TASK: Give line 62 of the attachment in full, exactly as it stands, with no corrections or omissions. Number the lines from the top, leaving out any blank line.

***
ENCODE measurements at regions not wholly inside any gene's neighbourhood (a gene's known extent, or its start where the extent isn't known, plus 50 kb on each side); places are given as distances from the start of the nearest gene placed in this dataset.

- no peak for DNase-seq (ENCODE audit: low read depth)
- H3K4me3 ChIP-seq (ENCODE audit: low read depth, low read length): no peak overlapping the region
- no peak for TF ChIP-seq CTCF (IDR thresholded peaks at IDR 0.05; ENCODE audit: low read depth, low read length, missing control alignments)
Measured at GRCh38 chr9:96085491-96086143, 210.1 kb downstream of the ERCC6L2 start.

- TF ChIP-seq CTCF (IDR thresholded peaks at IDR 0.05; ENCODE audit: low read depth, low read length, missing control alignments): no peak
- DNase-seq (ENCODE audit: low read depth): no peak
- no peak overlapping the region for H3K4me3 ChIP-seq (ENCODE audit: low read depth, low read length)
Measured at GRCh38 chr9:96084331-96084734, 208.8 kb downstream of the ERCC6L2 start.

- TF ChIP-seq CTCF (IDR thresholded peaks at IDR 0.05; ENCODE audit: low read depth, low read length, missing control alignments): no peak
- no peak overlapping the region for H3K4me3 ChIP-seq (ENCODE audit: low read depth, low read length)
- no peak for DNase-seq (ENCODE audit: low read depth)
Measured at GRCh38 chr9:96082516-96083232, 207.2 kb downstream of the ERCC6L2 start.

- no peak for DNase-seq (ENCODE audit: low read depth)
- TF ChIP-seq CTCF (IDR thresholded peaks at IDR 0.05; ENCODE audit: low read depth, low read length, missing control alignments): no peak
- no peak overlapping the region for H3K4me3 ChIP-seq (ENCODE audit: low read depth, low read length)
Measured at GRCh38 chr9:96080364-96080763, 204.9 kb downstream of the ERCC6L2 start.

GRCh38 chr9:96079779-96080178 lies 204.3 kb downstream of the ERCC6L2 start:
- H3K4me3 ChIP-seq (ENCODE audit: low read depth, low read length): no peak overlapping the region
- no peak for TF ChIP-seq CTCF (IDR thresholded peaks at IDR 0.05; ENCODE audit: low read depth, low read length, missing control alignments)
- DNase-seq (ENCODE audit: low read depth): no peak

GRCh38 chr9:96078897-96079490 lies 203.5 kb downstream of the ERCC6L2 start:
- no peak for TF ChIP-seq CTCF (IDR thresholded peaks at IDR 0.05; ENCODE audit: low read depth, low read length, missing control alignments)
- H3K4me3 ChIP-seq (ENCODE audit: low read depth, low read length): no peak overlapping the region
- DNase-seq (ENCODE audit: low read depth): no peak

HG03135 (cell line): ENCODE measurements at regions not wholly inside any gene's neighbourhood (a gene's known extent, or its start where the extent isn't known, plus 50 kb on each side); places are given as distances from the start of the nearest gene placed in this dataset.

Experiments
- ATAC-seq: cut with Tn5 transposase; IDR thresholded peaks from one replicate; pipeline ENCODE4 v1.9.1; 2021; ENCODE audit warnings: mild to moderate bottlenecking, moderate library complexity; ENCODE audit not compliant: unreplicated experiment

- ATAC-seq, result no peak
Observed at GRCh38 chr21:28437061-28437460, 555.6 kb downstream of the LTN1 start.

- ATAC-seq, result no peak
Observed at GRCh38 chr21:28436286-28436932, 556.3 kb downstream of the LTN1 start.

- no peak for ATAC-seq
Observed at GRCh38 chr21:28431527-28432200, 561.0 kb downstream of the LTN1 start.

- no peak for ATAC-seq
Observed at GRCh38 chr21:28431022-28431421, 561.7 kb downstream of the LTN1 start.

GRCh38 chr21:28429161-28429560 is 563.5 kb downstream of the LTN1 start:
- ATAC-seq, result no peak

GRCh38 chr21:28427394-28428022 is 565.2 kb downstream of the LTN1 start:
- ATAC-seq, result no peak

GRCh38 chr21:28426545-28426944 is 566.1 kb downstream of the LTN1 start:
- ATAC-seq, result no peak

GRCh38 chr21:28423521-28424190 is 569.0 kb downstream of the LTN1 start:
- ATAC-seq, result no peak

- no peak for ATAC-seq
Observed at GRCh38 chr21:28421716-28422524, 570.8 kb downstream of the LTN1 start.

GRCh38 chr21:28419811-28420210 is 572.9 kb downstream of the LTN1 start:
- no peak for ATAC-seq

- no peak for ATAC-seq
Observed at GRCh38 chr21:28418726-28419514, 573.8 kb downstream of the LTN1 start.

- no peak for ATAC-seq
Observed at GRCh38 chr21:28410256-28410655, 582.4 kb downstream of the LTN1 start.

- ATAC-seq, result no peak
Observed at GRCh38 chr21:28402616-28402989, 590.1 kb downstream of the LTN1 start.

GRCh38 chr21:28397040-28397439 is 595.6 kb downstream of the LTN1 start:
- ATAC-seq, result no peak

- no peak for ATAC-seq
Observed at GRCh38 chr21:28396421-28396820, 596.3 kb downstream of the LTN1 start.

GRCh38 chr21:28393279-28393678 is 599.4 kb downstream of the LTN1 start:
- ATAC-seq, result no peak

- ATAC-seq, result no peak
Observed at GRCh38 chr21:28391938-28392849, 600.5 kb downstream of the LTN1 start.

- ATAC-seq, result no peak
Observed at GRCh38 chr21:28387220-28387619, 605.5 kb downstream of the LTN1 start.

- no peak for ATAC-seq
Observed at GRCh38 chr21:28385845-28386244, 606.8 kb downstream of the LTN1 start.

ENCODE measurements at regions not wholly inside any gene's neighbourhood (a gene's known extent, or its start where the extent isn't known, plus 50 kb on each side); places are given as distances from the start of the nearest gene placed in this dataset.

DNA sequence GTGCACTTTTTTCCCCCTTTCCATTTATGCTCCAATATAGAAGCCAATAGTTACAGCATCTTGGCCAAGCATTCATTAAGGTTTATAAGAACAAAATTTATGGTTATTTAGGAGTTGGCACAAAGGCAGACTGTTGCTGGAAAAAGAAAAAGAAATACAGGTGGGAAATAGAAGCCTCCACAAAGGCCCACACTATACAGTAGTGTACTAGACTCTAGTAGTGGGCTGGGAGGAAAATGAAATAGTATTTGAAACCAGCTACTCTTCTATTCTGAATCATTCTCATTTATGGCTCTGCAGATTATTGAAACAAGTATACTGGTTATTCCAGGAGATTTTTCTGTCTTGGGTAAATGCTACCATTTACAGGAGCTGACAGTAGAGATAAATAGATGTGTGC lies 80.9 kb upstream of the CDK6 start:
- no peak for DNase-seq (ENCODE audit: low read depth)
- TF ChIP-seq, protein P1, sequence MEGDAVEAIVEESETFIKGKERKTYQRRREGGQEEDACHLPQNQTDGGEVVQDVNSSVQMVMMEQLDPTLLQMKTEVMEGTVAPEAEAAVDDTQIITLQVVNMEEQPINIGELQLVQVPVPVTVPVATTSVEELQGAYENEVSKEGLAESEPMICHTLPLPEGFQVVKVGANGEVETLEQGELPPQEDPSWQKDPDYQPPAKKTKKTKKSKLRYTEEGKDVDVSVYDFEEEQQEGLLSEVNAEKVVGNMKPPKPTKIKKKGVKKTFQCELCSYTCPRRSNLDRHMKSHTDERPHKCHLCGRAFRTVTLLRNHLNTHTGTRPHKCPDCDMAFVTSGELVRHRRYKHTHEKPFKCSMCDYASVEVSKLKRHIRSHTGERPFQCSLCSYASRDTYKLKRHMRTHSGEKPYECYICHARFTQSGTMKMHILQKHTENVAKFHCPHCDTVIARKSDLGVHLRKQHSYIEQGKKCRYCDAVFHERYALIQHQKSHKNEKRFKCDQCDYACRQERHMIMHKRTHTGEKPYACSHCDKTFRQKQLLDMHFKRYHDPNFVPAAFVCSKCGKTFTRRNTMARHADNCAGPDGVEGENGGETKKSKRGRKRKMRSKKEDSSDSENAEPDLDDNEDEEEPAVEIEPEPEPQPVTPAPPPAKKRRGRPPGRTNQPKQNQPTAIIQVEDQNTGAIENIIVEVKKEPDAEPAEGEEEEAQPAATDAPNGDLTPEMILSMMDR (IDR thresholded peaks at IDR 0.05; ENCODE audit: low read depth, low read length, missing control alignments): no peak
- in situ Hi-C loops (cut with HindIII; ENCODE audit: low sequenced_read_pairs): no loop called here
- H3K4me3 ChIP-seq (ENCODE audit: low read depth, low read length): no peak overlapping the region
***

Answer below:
Observed at GRCh38 chr21:28391938-28392849, 600.5 kb downstream of the LTN1 start.